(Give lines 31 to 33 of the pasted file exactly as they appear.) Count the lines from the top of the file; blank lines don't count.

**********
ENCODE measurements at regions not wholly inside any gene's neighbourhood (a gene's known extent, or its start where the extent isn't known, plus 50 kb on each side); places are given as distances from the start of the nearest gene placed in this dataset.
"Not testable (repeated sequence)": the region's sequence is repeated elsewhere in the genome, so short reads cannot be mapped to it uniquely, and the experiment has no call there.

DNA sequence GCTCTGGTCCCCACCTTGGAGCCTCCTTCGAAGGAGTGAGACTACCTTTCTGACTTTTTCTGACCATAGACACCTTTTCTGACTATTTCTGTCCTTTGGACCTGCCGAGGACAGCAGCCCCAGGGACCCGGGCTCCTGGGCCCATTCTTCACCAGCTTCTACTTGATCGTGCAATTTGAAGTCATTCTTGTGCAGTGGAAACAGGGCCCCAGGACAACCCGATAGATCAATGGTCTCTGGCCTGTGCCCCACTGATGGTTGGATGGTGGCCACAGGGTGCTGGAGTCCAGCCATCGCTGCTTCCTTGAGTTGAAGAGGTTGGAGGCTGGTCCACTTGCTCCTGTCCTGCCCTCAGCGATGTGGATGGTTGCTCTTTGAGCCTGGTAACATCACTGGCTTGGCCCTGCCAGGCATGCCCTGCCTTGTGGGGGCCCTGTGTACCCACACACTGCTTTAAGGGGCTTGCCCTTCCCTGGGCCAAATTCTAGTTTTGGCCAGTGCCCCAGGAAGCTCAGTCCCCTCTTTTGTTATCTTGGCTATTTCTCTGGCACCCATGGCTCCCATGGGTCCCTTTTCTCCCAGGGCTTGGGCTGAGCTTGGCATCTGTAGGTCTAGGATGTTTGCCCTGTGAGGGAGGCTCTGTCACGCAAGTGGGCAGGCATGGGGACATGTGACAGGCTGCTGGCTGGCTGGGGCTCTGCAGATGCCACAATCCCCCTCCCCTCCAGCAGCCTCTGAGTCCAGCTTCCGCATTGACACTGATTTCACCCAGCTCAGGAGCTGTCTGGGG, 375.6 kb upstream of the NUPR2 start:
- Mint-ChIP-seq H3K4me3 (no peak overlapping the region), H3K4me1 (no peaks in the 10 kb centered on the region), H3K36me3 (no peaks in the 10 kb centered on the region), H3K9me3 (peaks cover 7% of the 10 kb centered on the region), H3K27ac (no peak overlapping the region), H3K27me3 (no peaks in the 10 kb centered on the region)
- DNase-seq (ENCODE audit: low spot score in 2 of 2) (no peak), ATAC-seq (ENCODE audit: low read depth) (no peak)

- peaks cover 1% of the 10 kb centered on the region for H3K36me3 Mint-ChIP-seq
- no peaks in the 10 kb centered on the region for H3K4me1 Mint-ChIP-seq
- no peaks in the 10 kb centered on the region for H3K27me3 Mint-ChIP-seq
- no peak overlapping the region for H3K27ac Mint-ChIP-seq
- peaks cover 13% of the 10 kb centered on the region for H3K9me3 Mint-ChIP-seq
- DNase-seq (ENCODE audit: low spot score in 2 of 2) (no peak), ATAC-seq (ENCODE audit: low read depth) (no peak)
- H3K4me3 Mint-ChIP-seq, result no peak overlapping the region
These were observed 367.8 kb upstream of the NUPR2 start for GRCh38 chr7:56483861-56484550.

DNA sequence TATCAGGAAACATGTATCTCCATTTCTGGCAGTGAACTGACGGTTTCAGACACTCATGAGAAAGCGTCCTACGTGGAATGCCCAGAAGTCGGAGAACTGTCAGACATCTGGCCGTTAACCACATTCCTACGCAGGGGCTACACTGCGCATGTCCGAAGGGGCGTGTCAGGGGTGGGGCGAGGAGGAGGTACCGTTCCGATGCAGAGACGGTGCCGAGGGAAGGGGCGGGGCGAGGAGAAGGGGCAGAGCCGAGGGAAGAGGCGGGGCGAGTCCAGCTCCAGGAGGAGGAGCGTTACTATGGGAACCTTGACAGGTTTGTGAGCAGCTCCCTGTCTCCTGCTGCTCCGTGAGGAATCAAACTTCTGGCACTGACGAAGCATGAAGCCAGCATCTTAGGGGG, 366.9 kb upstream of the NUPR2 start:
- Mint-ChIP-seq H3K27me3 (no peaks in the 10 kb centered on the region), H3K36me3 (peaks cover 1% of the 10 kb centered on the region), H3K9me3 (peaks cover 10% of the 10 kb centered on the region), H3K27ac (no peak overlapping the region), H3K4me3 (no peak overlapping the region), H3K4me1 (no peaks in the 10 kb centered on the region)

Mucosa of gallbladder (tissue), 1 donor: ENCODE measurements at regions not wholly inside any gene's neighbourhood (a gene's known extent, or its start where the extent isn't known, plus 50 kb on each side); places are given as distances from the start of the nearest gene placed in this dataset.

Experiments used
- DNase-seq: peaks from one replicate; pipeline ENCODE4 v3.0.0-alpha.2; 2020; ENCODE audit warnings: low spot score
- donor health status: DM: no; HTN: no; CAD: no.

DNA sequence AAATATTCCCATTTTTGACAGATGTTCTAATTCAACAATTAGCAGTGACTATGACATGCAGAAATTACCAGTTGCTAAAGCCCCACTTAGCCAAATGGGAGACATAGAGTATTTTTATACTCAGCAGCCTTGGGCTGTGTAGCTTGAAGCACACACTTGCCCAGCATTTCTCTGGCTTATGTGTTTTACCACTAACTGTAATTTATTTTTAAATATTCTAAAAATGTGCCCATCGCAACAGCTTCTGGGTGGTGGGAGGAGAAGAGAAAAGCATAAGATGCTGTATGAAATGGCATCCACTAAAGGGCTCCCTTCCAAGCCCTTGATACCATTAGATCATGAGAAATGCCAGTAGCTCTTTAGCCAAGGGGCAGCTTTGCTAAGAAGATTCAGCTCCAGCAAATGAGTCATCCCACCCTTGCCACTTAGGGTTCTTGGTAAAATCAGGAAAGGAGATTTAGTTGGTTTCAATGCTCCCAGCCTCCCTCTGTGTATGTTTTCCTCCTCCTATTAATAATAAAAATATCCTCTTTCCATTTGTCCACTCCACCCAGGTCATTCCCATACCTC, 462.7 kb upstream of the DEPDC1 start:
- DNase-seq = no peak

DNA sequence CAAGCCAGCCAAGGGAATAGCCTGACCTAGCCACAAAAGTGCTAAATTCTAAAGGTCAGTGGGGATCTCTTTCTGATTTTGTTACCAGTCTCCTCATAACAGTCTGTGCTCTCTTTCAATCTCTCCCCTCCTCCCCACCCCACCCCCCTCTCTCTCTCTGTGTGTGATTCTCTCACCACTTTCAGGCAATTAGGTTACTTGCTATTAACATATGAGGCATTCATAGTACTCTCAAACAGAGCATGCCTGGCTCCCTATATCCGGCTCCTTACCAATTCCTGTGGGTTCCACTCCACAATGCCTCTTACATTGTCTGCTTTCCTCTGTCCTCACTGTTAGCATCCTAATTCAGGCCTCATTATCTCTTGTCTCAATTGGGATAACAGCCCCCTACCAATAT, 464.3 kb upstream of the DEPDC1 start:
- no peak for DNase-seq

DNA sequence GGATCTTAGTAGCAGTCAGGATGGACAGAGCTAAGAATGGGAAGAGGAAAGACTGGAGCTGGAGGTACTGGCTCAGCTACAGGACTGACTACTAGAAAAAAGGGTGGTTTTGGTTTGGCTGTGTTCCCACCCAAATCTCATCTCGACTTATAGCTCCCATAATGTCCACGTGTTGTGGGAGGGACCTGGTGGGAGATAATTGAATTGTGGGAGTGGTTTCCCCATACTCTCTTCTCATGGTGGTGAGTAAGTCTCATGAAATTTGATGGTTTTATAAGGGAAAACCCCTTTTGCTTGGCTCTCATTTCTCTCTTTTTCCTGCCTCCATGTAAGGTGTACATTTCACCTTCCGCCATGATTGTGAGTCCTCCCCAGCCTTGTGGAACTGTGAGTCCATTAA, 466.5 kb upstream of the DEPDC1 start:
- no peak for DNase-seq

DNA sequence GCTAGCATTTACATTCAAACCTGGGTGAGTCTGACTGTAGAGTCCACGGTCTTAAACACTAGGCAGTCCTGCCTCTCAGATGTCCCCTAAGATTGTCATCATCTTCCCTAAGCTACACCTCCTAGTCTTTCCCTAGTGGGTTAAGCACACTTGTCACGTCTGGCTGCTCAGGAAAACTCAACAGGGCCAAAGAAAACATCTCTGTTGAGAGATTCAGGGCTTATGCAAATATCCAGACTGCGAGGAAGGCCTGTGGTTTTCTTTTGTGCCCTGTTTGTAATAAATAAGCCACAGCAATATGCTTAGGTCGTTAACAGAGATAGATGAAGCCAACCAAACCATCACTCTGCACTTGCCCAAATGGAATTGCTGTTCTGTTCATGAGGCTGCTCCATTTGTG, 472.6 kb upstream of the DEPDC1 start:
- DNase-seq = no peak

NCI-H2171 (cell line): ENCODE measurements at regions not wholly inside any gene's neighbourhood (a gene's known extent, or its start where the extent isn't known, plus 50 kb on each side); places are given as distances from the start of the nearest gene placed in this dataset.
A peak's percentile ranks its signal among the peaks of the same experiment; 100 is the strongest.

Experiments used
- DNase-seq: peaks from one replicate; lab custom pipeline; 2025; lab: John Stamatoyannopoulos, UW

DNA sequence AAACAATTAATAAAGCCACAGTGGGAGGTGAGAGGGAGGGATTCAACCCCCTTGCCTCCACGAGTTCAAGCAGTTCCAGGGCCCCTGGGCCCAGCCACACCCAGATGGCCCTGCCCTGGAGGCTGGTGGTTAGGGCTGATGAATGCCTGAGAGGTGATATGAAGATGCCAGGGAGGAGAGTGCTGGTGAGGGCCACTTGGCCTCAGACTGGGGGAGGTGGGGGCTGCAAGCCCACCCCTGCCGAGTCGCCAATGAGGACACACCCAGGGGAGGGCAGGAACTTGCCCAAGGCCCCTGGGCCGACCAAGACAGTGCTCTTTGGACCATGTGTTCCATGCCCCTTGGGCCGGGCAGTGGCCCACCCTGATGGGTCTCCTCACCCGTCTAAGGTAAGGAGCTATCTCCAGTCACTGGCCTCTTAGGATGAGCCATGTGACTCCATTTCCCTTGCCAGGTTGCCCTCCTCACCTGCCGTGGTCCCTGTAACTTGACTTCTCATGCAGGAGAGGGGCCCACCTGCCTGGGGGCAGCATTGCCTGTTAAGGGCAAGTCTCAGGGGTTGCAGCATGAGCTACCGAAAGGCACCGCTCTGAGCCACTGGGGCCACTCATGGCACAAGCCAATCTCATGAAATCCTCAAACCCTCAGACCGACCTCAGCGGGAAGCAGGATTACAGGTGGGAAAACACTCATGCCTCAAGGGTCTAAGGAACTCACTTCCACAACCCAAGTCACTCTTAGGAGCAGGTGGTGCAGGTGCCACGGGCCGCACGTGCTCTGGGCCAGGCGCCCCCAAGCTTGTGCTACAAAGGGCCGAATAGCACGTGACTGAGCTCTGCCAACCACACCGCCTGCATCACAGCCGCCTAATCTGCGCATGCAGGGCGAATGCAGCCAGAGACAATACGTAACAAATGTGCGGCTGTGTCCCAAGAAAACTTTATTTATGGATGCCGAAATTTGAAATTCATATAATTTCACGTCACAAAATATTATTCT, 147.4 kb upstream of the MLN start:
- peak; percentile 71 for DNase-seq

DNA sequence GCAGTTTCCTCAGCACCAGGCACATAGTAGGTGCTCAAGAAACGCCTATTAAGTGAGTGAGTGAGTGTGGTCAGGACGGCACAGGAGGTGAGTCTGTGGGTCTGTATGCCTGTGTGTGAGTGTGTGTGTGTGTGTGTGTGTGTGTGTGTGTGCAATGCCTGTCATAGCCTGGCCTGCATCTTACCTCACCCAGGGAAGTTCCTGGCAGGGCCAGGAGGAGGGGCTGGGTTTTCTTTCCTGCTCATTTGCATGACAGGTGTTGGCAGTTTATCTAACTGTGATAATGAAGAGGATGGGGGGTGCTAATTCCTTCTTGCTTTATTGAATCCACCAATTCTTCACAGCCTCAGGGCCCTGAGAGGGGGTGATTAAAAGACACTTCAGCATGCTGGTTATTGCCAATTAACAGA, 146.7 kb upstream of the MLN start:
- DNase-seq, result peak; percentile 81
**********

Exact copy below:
- DNase-seq: peaks from one replicate; lab custom pipeline; 2025; lab: John Stamatoyannopoulos, UW

DNA sequence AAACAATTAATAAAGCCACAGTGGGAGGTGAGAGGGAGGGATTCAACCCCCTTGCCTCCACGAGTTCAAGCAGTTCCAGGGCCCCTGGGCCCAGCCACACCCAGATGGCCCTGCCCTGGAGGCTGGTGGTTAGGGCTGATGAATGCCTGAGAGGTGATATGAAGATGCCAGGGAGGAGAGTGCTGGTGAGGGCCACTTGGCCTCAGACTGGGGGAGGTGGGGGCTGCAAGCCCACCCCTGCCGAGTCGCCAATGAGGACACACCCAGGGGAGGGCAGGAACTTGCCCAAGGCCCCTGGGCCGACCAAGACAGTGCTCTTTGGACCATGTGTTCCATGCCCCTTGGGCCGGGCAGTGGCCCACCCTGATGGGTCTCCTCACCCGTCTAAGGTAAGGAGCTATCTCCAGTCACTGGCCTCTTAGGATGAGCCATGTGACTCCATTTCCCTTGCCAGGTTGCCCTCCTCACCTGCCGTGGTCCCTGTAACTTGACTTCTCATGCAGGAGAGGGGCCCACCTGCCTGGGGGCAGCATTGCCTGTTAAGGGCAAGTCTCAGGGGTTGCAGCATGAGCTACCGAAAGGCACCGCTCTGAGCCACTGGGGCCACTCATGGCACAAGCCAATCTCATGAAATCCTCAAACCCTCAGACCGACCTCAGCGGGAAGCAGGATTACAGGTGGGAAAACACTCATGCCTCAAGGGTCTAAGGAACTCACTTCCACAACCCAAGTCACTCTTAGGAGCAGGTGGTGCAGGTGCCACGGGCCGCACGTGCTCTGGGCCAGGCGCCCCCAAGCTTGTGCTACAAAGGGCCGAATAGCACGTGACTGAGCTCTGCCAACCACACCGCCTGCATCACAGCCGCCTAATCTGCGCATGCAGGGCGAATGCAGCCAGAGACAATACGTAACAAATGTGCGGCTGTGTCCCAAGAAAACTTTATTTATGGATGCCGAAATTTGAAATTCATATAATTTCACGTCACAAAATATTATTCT, 147.4 kb upstream of the MLN start:
- peak; percentile 71 for DNase-seq